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Interior design and architecture have changed dramatically over the past hundreds of years. We’ve gone from the French Renaissance style of ornate decorations and fine details between the year 1400-1600, to a more “arts and crafts” decor style from 1860-1910, and finally a more suburban take on modernism from 1930 until today.

Bauhaus, art deco, art nouveau, neoclassical… These are some of the many “styles” we’ve come to know across the years. Quite frankly, it’s incredible how much interior design has changed in the span of 500+ years.

One of the cultures that have contributed to modern design is the Egyptian one – from one of the oldest civilizations ever to exist. But how exactly has this ancient culture influenced interior design as we know it today?

What we know for certain is that Egyptian style is one of the primary sources for other styles found across Europe. Read on to discover more about this style, how it has influenced today’s interior designs, and how you can replicate it.

Some Notable Qualities of Ancient Egypt’s Architecture

Rich with golden tones, regal fabrics, elaborate artistry, and elegant furnishings, Ancient Egypt’s interior design typically has a bold feeling with a strong “sacred” and “wealthy” expression. Immediately upon viewing these designs, one usually knows its origin.

What is most often seen today in buildings, gardens, and other architectural structures stemmed from Ancient Egyptian culture, including pyramid-form structures.

In fact, you can easily associate homes from early Egyptian times to that of New Mexico’s Pueblo Indians’ housing. This featured heavy, mud-dried bricks and straw, with very thick walls.

Egyptian Home
Lantern and window in adobe home in Santa Fe, New Mexico

The roofing systems were a combination of straw and palm leaves, which may have also possibly influenced Tudor thatched roofs many centuries later.

Back then, it was rectangular forms, repetitive rows of columns, limestone, awning-covered courtyards, and carved greetings at the entrance doors that distinguished the Ancient Egyptian interior design.

What was most favored were the ideas of large, solid structures, backed by incredibly strong foundations, durability, and reliability. These structures were formed largely due to the climate in Egypt at the time, hot and dry, which heavily influenced the characteristics of interior and exterior design.

Ultimately, the intense sunlight and minimal rainfall led to flat roofs, high windows, roof ventilators to get air to the innermost rooms, and interior courts that were open for better airflow.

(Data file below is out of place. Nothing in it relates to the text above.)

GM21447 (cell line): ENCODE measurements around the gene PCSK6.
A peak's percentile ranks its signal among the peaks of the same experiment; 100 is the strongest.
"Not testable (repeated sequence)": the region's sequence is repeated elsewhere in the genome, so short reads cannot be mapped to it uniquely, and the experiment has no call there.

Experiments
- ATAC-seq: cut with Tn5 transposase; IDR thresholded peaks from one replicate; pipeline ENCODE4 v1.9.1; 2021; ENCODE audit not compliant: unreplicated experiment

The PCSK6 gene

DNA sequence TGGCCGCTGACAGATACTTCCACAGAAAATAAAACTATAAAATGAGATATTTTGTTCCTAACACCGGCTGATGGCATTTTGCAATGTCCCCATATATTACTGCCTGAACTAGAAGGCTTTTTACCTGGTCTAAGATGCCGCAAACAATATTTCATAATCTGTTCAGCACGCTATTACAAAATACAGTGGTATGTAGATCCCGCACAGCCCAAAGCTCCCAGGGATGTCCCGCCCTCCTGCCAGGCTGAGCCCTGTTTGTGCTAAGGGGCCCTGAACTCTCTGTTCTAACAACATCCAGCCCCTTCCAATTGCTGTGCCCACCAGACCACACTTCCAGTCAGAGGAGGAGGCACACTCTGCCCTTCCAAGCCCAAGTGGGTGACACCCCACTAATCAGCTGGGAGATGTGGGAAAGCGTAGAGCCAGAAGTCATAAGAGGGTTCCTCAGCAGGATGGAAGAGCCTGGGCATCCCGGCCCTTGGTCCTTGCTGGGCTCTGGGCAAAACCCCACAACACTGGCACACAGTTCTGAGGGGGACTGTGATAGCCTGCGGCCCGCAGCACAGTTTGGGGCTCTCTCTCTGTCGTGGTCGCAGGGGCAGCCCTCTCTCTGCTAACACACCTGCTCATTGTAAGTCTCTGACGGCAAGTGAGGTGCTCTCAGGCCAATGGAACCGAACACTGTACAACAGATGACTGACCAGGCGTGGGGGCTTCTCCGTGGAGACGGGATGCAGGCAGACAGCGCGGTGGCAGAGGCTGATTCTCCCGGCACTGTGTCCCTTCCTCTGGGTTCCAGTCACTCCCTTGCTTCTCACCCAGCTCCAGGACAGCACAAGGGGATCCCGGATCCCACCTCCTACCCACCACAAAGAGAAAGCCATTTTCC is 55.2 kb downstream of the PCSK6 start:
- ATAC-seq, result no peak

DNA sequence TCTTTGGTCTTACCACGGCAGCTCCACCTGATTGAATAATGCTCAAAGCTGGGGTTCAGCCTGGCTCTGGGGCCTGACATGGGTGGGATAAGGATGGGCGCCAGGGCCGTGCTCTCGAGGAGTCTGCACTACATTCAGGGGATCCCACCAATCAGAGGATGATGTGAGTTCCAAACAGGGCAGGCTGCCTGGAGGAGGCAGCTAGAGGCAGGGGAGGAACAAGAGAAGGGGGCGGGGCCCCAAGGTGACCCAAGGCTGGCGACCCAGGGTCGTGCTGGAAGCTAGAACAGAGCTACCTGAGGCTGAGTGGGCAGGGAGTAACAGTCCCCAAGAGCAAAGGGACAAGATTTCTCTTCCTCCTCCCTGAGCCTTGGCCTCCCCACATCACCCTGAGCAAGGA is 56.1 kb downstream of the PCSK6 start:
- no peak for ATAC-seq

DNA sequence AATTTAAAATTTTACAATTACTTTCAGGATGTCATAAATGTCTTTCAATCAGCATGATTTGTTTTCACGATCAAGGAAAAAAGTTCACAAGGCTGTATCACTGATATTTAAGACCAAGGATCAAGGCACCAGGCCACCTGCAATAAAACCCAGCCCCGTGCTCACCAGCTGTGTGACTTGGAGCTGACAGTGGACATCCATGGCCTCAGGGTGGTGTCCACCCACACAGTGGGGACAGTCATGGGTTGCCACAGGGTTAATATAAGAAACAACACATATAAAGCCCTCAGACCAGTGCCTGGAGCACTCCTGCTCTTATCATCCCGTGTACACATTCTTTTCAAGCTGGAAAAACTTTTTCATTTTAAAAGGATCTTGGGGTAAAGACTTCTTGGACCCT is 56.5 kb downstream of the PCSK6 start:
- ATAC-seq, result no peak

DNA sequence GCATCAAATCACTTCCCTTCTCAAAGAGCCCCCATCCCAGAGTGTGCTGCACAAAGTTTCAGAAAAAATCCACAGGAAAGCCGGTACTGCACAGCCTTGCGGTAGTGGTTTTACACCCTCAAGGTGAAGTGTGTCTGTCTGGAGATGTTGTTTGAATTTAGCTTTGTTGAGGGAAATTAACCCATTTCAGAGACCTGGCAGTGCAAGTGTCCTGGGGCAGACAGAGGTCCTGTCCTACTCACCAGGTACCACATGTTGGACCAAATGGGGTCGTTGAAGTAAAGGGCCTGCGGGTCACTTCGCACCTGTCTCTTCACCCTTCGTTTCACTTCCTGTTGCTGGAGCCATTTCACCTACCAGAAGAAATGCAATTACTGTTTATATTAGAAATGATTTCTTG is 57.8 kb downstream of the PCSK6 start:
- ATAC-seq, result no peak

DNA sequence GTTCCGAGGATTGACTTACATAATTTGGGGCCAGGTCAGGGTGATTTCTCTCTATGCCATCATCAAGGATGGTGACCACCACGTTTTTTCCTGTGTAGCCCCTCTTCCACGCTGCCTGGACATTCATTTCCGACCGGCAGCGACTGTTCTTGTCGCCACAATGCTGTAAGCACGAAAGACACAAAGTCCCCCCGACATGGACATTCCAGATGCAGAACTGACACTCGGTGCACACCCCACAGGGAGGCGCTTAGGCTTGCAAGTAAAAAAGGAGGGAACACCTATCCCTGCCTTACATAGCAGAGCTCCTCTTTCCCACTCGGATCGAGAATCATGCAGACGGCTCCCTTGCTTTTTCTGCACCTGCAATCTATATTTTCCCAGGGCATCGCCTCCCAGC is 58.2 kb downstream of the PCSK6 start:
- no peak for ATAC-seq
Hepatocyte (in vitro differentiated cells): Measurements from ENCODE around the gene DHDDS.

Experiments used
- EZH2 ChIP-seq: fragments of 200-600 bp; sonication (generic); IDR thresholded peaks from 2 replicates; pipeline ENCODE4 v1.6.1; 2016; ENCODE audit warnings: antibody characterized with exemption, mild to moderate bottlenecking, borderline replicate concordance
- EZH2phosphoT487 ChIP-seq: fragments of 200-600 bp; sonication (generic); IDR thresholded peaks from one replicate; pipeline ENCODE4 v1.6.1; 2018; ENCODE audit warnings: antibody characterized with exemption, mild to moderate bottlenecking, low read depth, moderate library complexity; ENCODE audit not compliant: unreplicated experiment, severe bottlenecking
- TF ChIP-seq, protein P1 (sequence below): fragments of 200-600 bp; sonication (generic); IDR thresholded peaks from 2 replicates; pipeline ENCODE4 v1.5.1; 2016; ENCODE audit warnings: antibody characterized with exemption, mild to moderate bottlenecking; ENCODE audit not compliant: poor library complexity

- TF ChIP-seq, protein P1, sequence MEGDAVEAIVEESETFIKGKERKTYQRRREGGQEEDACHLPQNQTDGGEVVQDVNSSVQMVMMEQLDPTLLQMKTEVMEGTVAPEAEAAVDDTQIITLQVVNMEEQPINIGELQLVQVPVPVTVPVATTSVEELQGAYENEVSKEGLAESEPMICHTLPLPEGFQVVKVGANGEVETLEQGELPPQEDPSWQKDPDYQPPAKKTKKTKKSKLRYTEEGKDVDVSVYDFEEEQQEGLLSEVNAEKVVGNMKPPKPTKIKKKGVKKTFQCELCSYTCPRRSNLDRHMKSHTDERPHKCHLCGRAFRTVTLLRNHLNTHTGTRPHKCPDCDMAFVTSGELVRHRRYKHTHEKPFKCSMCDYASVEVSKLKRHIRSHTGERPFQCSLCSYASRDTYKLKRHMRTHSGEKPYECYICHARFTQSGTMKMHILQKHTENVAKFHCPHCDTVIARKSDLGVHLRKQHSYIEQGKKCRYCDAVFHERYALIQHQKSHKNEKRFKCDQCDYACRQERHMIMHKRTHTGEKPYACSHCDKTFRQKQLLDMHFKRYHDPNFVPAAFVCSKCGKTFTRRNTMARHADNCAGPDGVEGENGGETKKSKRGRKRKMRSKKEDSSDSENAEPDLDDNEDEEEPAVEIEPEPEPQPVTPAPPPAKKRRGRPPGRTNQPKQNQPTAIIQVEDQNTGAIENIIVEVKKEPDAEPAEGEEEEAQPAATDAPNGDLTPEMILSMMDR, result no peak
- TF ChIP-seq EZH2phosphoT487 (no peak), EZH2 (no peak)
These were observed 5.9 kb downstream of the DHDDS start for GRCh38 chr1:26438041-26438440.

Some Ways To Replicate Egyptian Décor

If you want to recreate this Ancient Egypt look, we suggest focusing on light yellow or warm tones, including beige. The palette of this culture almost always consisted of beige to neutral shades, which seemed to be inspired by the sand dunes and desert hues surrounding the civilization. However, Egyptians were never afraid of pops of color!

Beige papyrus with elements of Egyptian ancient history

Embrace a very creative and artistic side when decorating a home, using patterned fabrics and furnishings, along with glazed tiles and ornate paintings.

You could also consider decorating the ceilings/floors with imagery (such as hieroglyphics) to distinguish this style even further. This imagery usually included various florals, such as palm trees and vines, as well as exotic animals.

When determining the corners and arches of a home, it’s best to go with a rounded look over square, as this was more of the Egyptian style. However, for windows and doors, arches were not usually seen.

Although much of ancient Egypt’s construction was done with granite, they also used soft stones when available including limestone. If you’re not in a rainy climate (as with ancient Egypt), opt for the occasional limestone when deciding on materials for parts of the home – an excellent choice for ornamental patterns, as it is easier to carve. Additionally, many interior columns were intricately detailed with vibrant colors and carvings – though colors have since faded.

Karnak Hypostyle hall columns in the Temple at Luxor Thebes

Other preferred material choices included sandstone, granite, ceramics, and alabaster, as these were more available in Egypt during this era.

Be sure to make use of Egyptian-themed ornaments as the final touch for that finished “ancient” look. You can also accent these with light cotton fabrics (for upholsteries, curtains, & bedding) and dark reed mats.

Egyptian Ornamental Shapes & Forms
Souvenir egyptian pyramid on a wooden table
Souvenir pyramid from Egypt on wooden table

The Ancient Egyptian style is incomparable to any other decor. It is utterly unique and signifies a critical time in our history when some interior design trends first began.

If you need decor that is unique, attractive, and unlike any other, the Ancient Egyptian style couldn’t be more perfect.